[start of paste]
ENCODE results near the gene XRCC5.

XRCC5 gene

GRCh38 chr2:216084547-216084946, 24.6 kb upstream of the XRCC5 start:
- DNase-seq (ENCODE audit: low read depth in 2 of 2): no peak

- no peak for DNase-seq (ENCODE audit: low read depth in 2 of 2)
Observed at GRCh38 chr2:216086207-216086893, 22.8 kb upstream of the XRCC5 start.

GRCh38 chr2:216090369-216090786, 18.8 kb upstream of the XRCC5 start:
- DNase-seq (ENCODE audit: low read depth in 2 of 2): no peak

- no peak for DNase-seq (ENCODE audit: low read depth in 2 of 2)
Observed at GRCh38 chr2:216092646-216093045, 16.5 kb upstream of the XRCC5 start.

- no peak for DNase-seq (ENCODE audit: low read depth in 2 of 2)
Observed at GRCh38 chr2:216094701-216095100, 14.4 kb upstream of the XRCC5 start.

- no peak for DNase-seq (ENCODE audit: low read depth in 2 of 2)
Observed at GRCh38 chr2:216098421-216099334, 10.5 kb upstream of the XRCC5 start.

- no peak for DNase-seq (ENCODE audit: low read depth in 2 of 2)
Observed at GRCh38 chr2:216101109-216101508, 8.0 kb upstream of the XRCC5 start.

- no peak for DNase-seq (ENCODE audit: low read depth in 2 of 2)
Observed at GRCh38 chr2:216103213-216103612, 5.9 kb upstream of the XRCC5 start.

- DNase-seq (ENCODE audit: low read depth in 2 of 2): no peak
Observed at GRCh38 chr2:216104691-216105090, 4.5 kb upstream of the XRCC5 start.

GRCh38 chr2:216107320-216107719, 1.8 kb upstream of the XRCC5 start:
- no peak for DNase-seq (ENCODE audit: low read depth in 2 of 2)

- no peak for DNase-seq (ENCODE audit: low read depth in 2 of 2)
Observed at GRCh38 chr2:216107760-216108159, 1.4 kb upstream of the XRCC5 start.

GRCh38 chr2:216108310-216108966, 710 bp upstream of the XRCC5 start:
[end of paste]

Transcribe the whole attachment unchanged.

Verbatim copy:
ENCODE results near the gene XRCC5.

XRCC5 gene

GRCh38 chr2:216084547-216084946, 24.6 kb upstream of the XRCC5 start:
- DNase-seq (ENCODE audit: low read depth in 2 of 2): no peak

- no peak for DNase-seq (ENCODE audit: low read depth in 2 of 2)
Observed at GRCh38 chr2:216086207-216086893, 22.8 kb upstream of the XRCC5 start.

GRCh38 chr2:216090369-216090786, 18.8 kb upstream of the XRCC5 start:
- DNase-seq (ENCODE audit: low read depth in 2 of 2): no peak

- no peak for DNase-seq (ENCODE audit: low read depth in 2 of 2)
Observed at GRCh38 chr2:216092646-216093045, 16.5 kb upstream of the XRCC5 start.

- no peak for DNase-seq (ENCODE audit: low read depth in 2 of 2)
Observed at GRCh38 chr2:216094701-216095100, 14.4 kb upstream of the XRCC5 start.

- no peak for DNase-seq (ENCODE audit: low read depth in 2 of 2)
Observed at GRCh38 chr2:216098421-216099334, 10.5 kb upstream of the XRCC5 start.

- no peak for DNase-seq (ENCODE audit: low read depth in 2 of 2)
Observed at GRCh38 chr2:216101109-216101508, 8.0 kb upstream of the XRCC5 start.

- no peak for DNase-seq (ENCODE audit: low read depth in 2 of 2)
Observed at GRCh38 chr2:216103213-216103612, 5.9 kb upstream of the XRCC5 start.

- DNase-seq (ENCODE audit: low read depth in 2 of 2): no peak
Observed at GRCh38 chr2:216104691-216105090, 4.5 kb upstream of the XRCC5 start.

GRCh38 chr2:216107320-216107719, 1.8 kb upstream of the XRCC5 start:
- no peak for DNase-seq (ENCODE audit: low read depth in 2 of 2)

- no peak for DNase-seq (ENCODE audit: low read depth in 2 of 2)
Observed at GRCh38 chr2:216107760-216108159, 1.4 kb upstream of the XRCC5 start.

GRCh38 chr2:216108310-216108966, 710 bp upstream of the XRCC5 start: